Last week’s defeat of state’s attorney Anita Alvarez in the Democratic primary was a big win for Chicago's activist community, but the #ByeAnita effort would be the last Chicago campaign for organizer Mariame Kaba. The day after the election she announced she would soon be moving to New York City, where she grew up.

Kaba came to Chicago in 1995 to study sociology at Northwestern. "I thought I would stay for three years and then move back east," she says. Instead, she remained for more than two decades. In that time, she's been a linchpin of virtually every important activist effort in Chicago.

Among them, she pushed for the torture reparations ordinance the city passed in 2015 to compensate victims of police commander Jon Burge, and she helped launch the We Charge Genocide campaign, which in 2014 presented evidence of police brutality to the United Nations. Most recently, an organization she founded, Project NIA, rallied around the #ByeAnita hashtag with canvassing, a teach-in, and the Anita Alvarez Must Go website.

"I'm very proud of the campaigns we ran not to have things happen," she told me, pointing to the fact that the mayor and the legislature have not passed an oft-threatened increase in the mandatory sentencing for gun possession.

In addition to Project NIA, which works against youth incarceration, she has worked with Incite!, an anti-violence organization of women of color. Her blog, Prison Culture, is an essential resource for anti-prison activists, and she has more than 38,000 followers on Twitter, where she reports on protests, promotes campaigns, and frequently organizes bail fund drives for arrested activists.

"What makes Mariame really important and really unique in Chicago, " says activist and writer Yasmin Nair, "is that her commitment to issues extends to more than simply organizing campaigns and moving on to the next one. Her commitment is to establishing connections between organizers, constantly asking us to think about how we related to each other during those campaigns."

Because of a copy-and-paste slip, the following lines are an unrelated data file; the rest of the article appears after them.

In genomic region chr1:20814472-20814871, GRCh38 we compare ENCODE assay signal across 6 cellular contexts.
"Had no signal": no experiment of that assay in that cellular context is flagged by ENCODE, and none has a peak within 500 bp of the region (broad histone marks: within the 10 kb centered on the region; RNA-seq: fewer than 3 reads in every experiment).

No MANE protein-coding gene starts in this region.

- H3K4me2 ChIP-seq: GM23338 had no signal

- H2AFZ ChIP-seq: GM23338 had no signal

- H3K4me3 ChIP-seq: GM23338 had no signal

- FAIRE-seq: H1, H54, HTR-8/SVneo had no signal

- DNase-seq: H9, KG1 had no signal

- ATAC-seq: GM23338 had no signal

Kaba has influenced Chicago activism around prison and police especially. When she came to Chicago in 1995, only a few organizations were working on prison reform issues, Kaba says. "To see groups come up since then to take the issue seriously, and to see people adopting the label of being an abolitionist, I feel like I had something to do with that, so I'm very proud of that."

Kaba also has created a model for black queer feminists, according to Page May, a member of Assata's Daughters and a fellow activist in the #ByeAnita campaign. "We're in a moment where black queer feminism is being lifted up in ways it hasn't been," May says, "and that has a lot to do with the foundation that Mariame has been laying for decades in this city—back when it wasn't sexy or cool."

May also praises Kaba's knack for intergenerational organizing. "We're losing someone who understands how to organize young people. She's an older person who supports youth-led, youth-centered organization. There are very few people who know how to work with young people as well as Mariame does."

"I'm not an optimistic person, but I'm a hopeful person," Kaba says. "In this case I feel very optimistic about what organizing looks like, particularly what young people's organizing looks like in Chicago. So many different groups of young people are coming together from different perspectives and working together on common goals."

Kaba says she returning to New York for family reasons. This fall she will teach a class in gender and criminalization at Columbia University, but she also eager to rest for a few months. "I haven't taken a break from work in so so long," she says. "Whatever I do, I'll always be an organizer."